So, after finally fixing my environment, and manually having to use 3.17 kernel, I have a running environment, but Dungeon Defenders still hangs, and Dota 2 has graphic rendering issues — meaning I miss the opponents and they can creep up behind me, along with enemy grunts.

Guess I won’t be playing anything Steam-based for a while….


Tux, the Linux penguin

Official Ubuntu circle with wordmark. Replace ...

Deutsch: Logo von Fedora

I think I have figured out why my machine has been playing up.

In both cases, my machine was trying to run kernel 3.19, but after checking Kernel.org, I found that this kernel version has been marked EOL.

I installed Fedora 21, which came with kernel 3.17 and worked, but after updating, it stopped working, with kernel 3.19. Forcing it to run on 3.17 was okay, though.


Good: Fedora, with Linux 3.17.4-301.fc21.x86_64

Bad: Fedora, with Linux 3.19.7-200.fc21.x86_64

Latest kernel release is 4.0.4, so I need to wait for Fedora to update.

Interestingly, it could also explain why I was also having trouble with Ubuntu, as it also ran 3.19. When trying to reinstall Ubuntu from the latest install image, it hung, presumably because it was trying to use the 3.19 Kernel. In theory, I could use an older installer (e.g. Utopic Unicorn) instead.

So now, I’m running Fedora with a 3.19 main kernel (which fails) and 3.17 secondary kernel. I was going to file a bug on Kernel.org, but found out about 3.19 being EOL, which means no bug fixes will be released, so there is no point in filing the bug.

On the plus side, my machine seems SO much more zippier running Fedora. Although trying to run Dota 2 seems a bit quirky. Dust: An Elysian Tail worked pretty well, as did Second Life (I was able to crank Singularity Viewer up to Ultra without major speed loss).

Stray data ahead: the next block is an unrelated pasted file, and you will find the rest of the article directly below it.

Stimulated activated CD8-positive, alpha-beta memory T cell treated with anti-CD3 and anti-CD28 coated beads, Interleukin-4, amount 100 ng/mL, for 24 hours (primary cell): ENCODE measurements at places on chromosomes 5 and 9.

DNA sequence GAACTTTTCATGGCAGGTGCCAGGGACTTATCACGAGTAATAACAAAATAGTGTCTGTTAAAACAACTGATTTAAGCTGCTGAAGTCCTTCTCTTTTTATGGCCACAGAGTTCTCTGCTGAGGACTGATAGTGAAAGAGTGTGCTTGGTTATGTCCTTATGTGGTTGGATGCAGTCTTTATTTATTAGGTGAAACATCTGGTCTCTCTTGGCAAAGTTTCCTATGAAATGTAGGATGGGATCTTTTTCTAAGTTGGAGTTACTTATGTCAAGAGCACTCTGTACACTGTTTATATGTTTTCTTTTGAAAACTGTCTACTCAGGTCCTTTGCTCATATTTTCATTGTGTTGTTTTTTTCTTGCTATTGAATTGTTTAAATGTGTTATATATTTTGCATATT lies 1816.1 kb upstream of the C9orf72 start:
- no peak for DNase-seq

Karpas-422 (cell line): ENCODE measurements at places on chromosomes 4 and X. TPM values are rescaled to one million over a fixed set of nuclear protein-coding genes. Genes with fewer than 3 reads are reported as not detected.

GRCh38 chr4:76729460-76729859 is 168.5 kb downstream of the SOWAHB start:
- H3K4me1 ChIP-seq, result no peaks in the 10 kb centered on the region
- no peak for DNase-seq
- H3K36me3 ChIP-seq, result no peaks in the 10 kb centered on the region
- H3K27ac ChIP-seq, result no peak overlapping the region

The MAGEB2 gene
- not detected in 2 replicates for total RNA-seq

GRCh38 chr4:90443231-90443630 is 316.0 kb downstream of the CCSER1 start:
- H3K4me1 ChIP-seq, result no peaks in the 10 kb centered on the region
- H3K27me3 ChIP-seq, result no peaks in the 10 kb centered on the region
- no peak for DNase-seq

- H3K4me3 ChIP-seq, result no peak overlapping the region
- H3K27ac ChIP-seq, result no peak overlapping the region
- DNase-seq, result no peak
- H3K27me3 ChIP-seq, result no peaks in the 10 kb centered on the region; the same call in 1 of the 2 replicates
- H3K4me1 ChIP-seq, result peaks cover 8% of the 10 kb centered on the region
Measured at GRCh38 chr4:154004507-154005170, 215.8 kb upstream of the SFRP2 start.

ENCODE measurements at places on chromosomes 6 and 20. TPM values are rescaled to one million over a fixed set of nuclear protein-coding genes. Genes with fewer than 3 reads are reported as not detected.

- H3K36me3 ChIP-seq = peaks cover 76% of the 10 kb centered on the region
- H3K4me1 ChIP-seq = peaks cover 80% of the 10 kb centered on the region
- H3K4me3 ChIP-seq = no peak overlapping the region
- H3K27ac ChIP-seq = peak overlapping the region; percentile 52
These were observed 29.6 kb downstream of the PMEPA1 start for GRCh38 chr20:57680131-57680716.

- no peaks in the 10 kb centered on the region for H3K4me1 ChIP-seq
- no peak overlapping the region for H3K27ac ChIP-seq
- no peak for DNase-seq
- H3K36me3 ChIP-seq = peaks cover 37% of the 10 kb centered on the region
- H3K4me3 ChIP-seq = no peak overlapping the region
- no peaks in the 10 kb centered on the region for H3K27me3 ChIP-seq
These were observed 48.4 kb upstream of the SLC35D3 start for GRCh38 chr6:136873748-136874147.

I still need to reinstall BOINC and any other missing apps I might have, and get used to using yum, yumex and dnf instead of apt-get, aptitude and synaptic all over again, but apart from that, it should be all good.

Kernel Tinkering, SuSE, and SteamOS

This is what I like about studying for certifications. They force you to look into subjects at a deeper level than you may otherwise have done. One of the topics in LPIC-2 is Kernel maintenance – understanding the kernel, how it works, the concept of dynamically loaded modules, compiling the kernel and modifying the configuration prior to compiling. It is very intriguing learning about this low-level part of the Linux OS.

It is a complex topic though, and compiling a kernel can take a while, depending on configuration. I managed to compile and install my first kernel today. :)

Meanwhile, since I’ve now obtained my SUSE 11 CLA from Novell (not sure if anything will come through in the post, though), I must really refresh my memory on openSuSE. My primary distributions have been Ubuntu and Fedora.

Whilst downloading various linux distributions including the latest versions of Ubuntu and Fedora, I found out that I could download SteamOS, which is Valve’s own distribution for running its Steam platform. Problem is it only supports x64 which I don’t have (yet)

Recent Linux Kernel Update

English: The logo of the Linux distribution Ub...



The recent linux kernel update has screwed up my admin accounts on both my Ubuntu-based boxes (Lubuntu & Ubuntu Studio). I’ve spent three hours creating a new user, making them sudo-enabled, then moving my files from my old profile to my new one and tinkering with a few scripts and desktop shortcuts that were still pointing at the old home directory.

Mind you, it’s given me an opportunity to test my LPIC-1 knowledge.

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